Saturday, May 21, 2011

fiddlehead ferns, aka wtf do i do with this? learn a technique, cook a million things

waaayyyyy back when, when i was in sunday school, one of the first parables i learned was about jesus teaching someone to fish or something like that.... wait i got that so wrong. ok. i can give you a fish or i can teach you to fish. thats it..

one second on religion. i dont care if you are religious or not. here are the most important things you should get out of any religion. first, know that religion killed faith. humanity and its shortcomings and faults made faith into something its not. whoever the higher being may be, they are up there facepalming going, i cant believe you morons. i left it so simple but you ruined everything. second, its a guidebook to make your life better. its not a guidebook to tell someone else how to live.

anyways, sorry about that. it had to come out. probably because im bitter because im still on this god forsaken earth after the rapture. damn its may 21st 2011 and im still here with you assholes. greeeeeaaaat....

well similarly to the fish and fishing analogy, you can read a recipe and follow it step by step and learn to make a dish. thats great. nothing wrong with that. but i have an alternative, something i always talk about. learn techniques and you will exponentially grow your cooking vocabulary.

here we go.

so i was at berkeley bowl the other week and i noticed something interesting in the produce section. fiddlehead ferns? now i had a few years of my life where i was knee deep into horticulture. my handy dandy pacifc guide to trees and shrubs was always in my backpack and i would randomly identify things by their leaf patterns, fruits and flowers. when i saw fiddlehead ferns in the produce section i was, ummm stumped. you eat fiddlehead ferns? interesting.

of course, my foodcentric friends.. .no more than a couple days later, a buddy had a picture of a dish she made with fiddlehead ferns!

i picked some up the other night. had to try it myself.

now do i know anything about cooking fiddlehead ferns? not really. how do i approach this?

so heres something i learned awhile ago. you grab some basic ingredients, heat up some oil, add some aromatics, toss in some oyster sauce, add your veggies and its tada! its delicious. almost any green veggie will work. this is simple technique to make literally hundreds of dishes. you just need to adjust it slightly for the veggie youre using.

ok so i grabbed some basic ingredients i had in the frig. some firm tofu from hodo beanery, garlic, onion and green onion.

this fiddlehead fern is NOT a leafy green. it wont cook very fast in a pan while your stir frying everything. so what did i do? well first i trimmed of the thicker end of the fiddlehead ferns. then i blanched it in boiling hot salted water.

then i put it under cold water to stop the cooking process while i worked on the rest of the dish.

i added some olive oil to a hot pan and seasoned some tofu chunks with salt and pepper and started the cooking process for these.

why am i cooking this tofu first? well hodo beanery firm tofu is FIRM. this wont crumble up while cooking like other tofu you may have worked with. this is really tofu steak.... i really love hodo beanery products GOOD stuff. and i also like a nice sear on the firm tofu. it builds flavor and adds a nice texture.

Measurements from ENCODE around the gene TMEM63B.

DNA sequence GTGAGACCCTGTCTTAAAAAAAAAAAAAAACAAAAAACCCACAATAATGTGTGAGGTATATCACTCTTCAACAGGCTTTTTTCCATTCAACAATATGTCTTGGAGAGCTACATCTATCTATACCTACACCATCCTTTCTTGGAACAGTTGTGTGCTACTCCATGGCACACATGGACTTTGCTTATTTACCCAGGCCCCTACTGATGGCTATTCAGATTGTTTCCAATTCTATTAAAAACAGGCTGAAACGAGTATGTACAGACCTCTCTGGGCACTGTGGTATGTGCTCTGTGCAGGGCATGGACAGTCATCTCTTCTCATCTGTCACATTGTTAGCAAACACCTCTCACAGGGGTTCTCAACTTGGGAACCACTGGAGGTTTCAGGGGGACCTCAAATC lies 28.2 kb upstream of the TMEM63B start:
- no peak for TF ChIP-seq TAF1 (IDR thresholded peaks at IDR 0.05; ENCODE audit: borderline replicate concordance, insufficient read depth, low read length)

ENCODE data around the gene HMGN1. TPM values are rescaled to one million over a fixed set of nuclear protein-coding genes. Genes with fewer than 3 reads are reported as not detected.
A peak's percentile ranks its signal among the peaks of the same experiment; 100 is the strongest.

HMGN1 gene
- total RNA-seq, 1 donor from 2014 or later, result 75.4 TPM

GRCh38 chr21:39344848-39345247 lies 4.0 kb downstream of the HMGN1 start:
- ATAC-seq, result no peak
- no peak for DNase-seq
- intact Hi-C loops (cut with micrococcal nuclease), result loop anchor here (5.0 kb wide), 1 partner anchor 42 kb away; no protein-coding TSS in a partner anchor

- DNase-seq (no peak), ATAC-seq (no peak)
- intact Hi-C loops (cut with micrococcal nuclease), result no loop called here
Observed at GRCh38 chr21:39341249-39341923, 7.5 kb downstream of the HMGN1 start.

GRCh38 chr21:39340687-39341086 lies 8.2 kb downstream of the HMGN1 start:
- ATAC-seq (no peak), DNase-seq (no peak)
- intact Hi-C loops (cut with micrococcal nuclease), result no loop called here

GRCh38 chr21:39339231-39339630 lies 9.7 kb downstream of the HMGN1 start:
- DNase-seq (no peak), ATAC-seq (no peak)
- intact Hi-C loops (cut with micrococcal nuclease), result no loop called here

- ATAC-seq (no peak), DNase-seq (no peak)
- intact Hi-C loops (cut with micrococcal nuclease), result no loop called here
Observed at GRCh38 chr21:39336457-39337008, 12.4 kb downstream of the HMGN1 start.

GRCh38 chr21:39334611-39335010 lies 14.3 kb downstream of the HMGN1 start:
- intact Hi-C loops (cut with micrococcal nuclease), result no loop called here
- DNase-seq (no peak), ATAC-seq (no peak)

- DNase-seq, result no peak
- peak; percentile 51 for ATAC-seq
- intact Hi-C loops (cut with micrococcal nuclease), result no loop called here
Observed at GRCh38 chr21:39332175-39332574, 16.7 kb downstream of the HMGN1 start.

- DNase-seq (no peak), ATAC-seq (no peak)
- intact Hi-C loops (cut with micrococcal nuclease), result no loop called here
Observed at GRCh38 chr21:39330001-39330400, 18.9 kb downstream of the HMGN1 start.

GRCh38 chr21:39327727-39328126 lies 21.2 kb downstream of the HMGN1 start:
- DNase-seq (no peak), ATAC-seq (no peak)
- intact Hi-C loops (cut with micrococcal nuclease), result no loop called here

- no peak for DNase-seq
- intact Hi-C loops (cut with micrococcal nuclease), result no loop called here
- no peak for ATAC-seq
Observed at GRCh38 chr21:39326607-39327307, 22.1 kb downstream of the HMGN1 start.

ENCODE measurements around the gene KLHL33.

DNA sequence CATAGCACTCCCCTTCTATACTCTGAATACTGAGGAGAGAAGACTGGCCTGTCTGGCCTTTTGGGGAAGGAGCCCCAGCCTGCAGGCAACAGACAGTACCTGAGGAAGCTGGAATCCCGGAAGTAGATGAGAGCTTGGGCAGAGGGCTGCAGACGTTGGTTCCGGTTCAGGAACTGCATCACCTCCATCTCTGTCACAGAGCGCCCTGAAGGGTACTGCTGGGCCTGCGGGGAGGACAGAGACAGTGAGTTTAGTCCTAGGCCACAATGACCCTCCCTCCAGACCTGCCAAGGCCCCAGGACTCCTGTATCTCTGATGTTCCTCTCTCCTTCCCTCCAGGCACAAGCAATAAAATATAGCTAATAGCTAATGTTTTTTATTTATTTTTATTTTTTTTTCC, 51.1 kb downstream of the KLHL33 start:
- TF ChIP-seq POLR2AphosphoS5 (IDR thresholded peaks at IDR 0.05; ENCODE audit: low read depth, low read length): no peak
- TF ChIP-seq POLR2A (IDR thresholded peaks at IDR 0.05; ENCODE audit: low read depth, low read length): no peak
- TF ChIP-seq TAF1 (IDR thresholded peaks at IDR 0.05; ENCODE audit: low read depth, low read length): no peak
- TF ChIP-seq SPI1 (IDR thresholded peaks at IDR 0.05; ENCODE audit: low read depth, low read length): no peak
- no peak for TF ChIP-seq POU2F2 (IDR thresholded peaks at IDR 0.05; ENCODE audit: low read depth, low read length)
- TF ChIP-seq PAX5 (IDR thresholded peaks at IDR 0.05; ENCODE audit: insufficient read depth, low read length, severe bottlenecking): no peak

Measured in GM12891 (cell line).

i take this slightly seared tofu out and put it on a plate while i address the rest of the dish.

i threw in the aromatics, the onion and garlic. a little sesame oil here, some salt there , some black pepper..... ooh i had some shichimi on the counter so i tossed some in. why not? i let this sweat for a bit *basically cook a bit under med heat*

and the binder that make this technique work for all things green leafy veggie? oyster sauce. i toss in about a table spoon.

oh wait, did i have some left over ground turkey? might as well toss that in to. its not like this is a recipe or anything.

i heat everything threw and i put in on a plate while i worked with the fiddle heads again. at this point, the fiddlehead ferns are trimmed, blanched in hot salted water and chilled to stop the cooking process under cold water. now its time to get them cooking again. i heat up the pan again, add in some sesame oil, toss the fiddlehead ferns in and season with salt and pepper.

now i finally add back all the other ingredients, including some green oinons i was saving for last and heat and toss around for one final time.... and this dish asked me to splash in some ponzu. i obeyed.
then tada!

this is the first time i ever cooked fiddlehead ferns. i used a simple asiany technique to try out this interesting veggie. what do i think of fiddlehead ferns? they are very interesting indeed. texture like okra, flavor similar to aspargus.

what should you take out of this? well, never be afraid. you build up your cooking vocabulary. when you see something you dont know too well, adapt it to something youve done already. this technique will work great with snow pea leave, pea srouts, green beans........ its a helpful tool to learn something new, try something new and keep building up that cooking vocab of yours!

1 comment:

  1. is this the best way to cook fiddlehead ferns? of course not. this is just an exercise in working out the cooking vocab of yours. i learned the flavor profile of a new veggie and strengthened the notion that learning to cook by techniques is gold!